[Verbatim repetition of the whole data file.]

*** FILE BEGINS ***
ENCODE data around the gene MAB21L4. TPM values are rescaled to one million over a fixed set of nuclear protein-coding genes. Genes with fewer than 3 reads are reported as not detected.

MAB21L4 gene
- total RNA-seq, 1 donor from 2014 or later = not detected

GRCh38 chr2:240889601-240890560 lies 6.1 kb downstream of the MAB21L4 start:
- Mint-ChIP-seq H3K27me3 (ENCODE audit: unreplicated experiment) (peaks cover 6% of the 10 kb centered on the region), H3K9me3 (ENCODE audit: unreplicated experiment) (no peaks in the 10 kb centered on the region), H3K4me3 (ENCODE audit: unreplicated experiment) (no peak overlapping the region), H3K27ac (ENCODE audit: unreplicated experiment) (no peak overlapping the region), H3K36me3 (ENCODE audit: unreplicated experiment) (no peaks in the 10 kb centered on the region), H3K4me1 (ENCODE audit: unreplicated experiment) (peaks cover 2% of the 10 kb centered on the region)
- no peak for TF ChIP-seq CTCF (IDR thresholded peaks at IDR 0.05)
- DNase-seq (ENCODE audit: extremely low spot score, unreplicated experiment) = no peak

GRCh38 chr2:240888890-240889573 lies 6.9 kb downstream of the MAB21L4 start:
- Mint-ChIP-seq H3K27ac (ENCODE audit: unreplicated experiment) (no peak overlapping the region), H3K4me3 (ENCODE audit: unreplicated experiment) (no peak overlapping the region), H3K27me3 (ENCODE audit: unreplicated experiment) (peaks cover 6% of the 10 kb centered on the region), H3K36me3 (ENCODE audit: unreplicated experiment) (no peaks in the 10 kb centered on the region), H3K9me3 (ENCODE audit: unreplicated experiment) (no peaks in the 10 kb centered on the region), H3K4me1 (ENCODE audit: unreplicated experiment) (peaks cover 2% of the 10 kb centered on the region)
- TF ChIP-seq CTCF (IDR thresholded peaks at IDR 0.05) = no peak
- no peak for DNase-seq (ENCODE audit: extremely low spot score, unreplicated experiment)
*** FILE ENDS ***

ENCODE data around the gene MAB21L4. TPM values are rescaled to one million over a fixed set of nuclear protein-coding genes. Genes with fewer than 3 reads are reported as not detected.

MAB21L4 gene
- total RNA-seq, 1 donor from 2014 or later = not detected

GRCh38 chr2:240889601-240890560 lies 6.1 kb downstream of the MAB21L4 start:
- Mint-ChIP-seq H3K27me3 (ENCODE audit: unreplicated experiment) (peaks cover 6% of the 10 kb centered on the region), H3K9me3 (ENCODE audit: unreplicated experiment) (no peaks in the 10 kb centered on the region), H3K4me3 (ENCODE audit: unreplicated experiment) (no peak overlapping the region), H3K27ac (ENCODE audit: unreplicated experiment) (no peak overlapping the region), H3K36me3 (ENCODE audit: unreplicated experiment) (no peaks in the 10 kb centered on the region), H3K4me1 (ENCODE audit: unreplicated experiment) (peaks cover 2% of the 10 kb centered on the region)
- no peak for TF ChIP-seq CTCF (IDR thresholded peaks at IDR 0.05)
- DNase-seq (ENCODE audit: extremely low spot score, unreplicated experiment) = no peak

GRCh38 chr2:240888890-240889573 lies 6.9 kb downstream of the MAB21L4 start:
- Mint-ChIP-seq H3K27ac (ENCODE audit: unreplicated experiment) (no peak overlapping the region), H3K4me3 (ENCODE audit: unreplicated experiment) (no peak overlapping the region), H3K27me3 (ENCODE audit: unreplicated experiment) (peaks cover 6% of the 10 kb centered on the region), H3K36me3 (ENCODE audit: unreplicated experiment) (no peaks in the 10 kb centered on the region), H3K9me3 (ENCODE audit: unreplicated experiment) (no peaks in the 10 kb centered on the region), H3K4me1 (ENCODE audit: unreplicated experiment) (peaks cover 2% of the 10 kb centered on the region)
- TF ChIP-seq CTCF (IDR thresholded peaks at IDR 0.05) = no peak
- no peak for DNase-seq (ENCODE audit: extremely low spot score, unreplicated experiment)